Microsoft confuses on Azure

clouds3Software giant Microsoft is trying to encourage its channel to come up with more cloud offerings by cutting the price on its Azure licencing.

Microsoft lowered Windows Azure price on SQL Reporting Services, which is used for business intelligence-type applications.
The SQL Reporting Service is now measured at increments of 30 reports at $0.16 per hour. The previous charge was measured at $0.88 per hour in increments of 200 reports.

Writing in its bog Vole claims that “the smaller report increment will give customers better use of the service and lower effective price points”.

Like most of the postings that Microsoft has made on its cloud offerings this one is as clear as mud. That is one of the things that resellers have been moaning about when it comes to Azure. The licensing arrangements are so Byzantine you have to be Constantine the Great to understand how they all work.

Customers have to pay for the compute time, data storage and data access and the bandwidth of the data transferred out of the cloud. Those various services get priced per GB. Then there is a monthly fee rolled into the overall cost if an organization uses SQL Azure.

To make matters worse, at the end of last year, Vole started reducing the price for Windows Azure Storage (WAS), claiming that costs could be reduced by 28 percent. WAS offers geo-replication storage support, as well as lower cost “redundant storage”. The geo-replication storage service is turned on by default.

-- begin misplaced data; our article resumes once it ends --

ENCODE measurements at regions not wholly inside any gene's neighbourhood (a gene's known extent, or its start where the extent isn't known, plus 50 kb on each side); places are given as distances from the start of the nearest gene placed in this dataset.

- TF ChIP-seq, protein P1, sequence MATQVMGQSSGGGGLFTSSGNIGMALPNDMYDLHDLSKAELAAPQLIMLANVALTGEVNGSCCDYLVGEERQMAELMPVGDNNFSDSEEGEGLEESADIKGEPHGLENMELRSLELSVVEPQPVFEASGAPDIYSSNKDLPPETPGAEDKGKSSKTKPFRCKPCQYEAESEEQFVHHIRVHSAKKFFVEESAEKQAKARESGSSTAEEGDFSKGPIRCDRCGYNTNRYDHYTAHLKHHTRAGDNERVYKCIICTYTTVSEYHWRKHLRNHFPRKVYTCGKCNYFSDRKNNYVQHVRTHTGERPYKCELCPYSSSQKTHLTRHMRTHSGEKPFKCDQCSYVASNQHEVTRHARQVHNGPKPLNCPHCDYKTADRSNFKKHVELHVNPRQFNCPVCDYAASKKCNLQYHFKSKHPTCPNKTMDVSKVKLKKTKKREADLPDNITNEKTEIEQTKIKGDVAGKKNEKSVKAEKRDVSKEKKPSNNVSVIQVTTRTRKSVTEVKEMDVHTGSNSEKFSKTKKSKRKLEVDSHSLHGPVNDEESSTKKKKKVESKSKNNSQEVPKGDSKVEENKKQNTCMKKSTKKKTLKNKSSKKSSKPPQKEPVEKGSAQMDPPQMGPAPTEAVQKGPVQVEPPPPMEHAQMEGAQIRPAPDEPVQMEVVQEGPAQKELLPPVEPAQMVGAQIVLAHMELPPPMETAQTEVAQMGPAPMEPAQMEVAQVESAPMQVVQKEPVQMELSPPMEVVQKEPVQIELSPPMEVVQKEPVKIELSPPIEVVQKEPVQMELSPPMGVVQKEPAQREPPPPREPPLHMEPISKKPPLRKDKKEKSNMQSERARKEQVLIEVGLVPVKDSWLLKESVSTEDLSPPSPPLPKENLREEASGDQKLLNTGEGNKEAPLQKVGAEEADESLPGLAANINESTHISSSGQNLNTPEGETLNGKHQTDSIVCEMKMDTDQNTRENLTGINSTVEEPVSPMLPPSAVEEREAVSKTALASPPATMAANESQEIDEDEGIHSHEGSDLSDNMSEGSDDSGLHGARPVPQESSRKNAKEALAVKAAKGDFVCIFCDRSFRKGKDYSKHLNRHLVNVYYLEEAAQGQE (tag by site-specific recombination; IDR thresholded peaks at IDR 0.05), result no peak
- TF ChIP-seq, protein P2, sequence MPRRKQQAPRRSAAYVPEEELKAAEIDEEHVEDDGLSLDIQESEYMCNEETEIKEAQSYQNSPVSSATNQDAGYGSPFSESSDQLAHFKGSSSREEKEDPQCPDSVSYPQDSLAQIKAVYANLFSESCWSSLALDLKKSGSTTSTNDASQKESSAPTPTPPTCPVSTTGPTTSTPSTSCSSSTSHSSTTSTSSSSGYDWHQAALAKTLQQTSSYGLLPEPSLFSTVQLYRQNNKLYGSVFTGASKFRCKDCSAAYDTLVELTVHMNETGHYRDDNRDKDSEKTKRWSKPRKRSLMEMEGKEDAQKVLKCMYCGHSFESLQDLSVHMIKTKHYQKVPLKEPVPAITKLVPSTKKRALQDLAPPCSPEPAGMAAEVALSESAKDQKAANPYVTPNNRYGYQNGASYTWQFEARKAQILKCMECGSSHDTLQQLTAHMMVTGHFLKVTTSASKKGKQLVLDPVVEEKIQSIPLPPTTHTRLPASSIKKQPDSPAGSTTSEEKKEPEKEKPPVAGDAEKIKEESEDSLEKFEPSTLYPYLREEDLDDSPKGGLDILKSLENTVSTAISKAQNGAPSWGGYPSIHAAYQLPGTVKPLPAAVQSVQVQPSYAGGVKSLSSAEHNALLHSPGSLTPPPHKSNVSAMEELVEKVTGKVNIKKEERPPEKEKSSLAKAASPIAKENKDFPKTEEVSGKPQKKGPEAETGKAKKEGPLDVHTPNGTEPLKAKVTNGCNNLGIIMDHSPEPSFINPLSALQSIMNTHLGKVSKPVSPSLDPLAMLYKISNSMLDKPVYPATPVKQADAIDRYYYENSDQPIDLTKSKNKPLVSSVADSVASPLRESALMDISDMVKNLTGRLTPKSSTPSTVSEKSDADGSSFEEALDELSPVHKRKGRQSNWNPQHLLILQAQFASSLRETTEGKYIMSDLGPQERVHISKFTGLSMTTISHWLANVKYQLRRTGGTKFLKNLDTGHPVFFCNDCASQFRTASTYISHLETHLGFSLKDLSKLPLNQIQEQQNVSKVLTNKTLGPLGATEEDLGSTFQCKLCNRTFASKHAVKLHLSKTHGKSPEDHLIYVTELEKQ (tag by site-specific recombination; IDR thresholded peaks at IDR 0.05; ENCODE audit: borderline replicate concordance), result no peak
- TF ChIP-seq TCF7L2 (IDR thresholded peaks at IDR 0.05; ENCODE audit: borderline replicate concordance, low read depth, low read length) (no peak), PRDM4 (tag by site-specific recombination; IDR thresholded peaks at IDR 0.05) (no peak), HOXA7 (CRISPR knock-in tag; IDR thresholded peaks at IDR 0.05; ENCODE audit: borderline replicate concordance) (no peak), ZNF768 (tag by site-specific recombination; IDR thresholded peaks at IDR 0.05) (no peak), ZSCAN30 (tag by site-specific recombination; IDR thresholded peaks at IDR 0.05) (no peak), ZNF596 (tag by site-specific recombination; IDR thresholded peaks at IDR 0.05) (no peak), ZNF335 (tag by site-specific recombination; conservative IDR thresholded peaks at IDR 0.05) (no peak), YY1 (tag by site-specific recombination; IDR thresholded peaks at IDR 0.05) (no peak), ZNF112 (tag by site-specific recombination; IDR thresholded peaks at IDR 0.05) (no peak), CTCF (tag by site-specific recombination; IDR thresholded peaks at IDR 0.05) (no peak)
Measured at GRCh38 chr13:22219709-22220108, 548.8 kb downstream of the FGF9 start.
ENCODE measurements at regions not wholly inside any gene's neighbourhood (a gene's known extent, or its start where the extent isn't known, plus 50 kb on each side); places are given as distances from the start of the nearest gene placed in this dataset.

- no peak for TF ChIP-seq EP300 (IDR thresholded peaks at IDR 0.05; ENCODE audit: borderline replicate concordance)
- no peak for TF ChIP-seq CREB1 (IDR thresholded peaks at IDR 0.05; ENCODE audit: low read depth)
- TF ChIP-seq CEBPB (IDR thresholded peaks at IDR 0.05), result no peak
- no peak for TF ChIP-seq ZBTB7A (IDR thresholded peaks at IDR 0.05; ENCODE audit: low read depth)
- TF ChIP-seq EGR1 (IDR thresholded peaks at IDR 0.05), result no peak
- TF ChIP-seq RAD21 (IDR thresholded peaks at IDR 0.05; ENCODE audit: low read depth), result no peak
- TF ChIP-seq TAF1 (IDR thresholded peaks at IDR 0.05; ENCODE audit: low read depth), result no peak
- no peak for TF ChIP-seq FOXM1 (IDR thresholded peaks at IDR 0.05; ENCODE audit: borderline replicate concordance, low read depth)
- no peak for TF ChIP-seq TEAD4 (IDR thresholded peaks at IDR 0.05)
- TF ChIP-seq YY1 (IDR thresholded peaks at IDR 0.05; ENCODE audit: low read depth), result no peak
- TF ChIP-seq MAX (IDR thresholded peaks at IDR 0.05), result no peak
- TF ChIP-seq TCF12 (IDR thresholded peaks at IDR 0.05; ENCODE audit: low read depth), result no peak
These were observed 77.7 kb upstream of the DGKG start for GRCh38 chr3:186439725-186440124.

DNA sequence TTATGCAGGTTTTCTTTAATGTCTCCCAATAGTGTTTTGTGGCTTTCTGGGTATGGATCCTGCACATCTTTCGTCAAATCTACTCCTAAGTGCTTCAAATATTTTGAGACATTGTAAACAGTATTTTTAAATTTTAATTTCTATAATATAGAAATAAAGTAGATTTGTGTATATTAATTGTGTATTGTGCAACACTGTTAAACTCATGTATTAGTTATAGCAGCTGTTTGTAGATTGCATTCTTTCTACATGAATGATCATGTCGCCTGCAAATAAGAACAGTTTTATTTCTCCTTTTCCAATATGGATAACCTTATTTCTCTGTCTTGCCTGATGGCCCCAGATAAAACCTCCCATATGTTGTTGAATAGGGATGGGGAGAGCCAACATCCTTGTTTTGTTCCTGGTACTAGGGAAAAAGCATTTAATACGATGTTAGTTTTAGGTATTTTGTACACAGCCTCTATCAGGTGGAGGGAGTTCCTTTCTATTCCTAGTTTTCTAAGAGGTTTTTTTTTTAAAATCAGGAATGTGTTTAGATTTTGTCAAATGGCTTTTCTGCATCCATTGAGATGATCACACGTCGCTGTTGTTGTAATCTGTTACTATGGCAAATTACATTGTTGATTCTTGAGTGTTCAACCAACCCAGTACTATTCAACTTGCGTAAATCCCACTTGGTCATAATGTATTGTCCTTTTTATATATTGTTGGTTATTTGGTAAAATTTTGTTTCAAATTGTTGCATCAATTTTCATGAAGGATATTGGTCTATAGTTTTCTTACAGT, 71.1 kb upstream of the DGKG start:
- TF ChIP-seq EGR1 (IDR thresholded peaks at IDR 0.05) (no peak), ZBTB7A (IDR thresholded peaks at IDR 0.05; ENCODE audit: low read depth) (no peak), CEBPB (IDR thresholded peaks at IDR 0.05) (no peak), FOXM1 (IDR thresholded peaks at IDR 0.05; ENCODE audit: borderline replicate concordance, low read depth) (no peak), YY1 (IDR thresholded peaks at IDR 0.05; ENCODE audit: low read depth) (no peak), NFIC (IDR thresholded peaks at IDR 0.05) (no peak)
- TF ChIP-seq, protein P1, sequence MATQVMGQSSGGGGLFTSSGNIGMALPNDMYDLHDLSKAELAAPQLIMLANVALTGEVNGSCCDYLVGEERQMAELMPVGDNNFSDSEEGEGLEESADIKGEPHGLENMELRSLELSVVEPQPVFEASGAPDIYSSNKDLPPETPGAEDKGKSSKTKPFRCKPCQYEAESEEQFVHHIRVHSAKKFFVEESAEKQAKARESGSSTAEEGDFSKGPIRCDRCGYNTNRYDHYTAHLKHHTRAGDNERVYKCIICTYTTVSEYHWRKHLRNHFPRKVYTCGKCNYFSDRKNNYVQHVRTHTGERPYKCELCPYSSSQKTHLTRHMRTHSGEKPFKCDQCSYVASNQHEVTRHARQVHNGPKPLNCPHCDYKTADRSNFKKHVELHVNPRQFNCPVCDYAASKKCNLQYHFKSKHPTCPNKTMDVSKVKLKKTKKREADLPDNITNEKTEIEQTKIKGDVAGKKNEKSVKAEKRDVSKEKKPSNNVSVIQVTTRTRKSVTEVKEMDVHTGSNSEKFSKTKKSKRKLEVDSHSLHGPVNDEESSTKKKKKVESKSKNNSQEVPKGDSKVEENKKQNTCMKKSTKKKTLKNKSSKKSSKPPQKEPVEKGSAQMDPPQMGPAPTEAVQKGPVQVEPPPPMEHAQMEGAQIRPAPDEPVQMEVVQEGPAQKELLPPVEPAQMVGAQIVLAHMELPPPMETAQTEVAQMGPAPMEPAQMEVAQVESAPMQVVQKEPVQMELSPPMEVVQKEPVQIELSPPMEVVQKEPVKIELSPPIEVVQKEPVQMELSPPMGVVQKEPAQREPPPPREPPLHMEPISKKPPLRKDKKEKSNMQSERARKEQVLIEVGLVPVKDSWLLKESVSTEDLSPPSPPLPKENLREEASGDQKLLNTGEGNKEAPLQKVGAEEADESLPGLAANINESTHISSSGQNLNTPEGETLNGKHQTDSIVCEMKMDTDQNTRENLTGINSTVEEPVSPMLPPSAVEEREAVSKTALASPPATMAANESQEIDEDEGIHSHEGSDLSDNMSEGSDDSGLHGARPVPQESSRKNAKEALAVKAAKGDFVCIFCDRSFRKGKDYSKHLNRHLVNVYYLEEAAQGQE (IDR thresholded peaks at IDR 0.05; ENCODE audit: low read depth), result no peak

However according to RPC magazine the service cannot be that good because when there was a two-day Windows Azure service disruption in December, Vole did not bother using it. If it had, Microsoft would have lost customer data.

Microsoft is apparently planning a few price more cuts which look even more complex as they are discounts based on spending tiers.

All this is because of the effectiveness of Amazon, particularly Amazon Elastic Cloud Compute (EC2) and Amazon Web Services (AWS). Amazon cut data transfer prices by as much as 83 percent. In addition, Amazon decreased some EC2 on-demand prices by up to 13 percent.

All up this is making the life of the reseller trying to sell Azure based offerings a little harder. Price cuts would make things a lot more competitive, if the original pricing structure was not so complex. Trying to sell such a complex structure to a client is a tough sell, particularly when the customer does not know what they are getting into.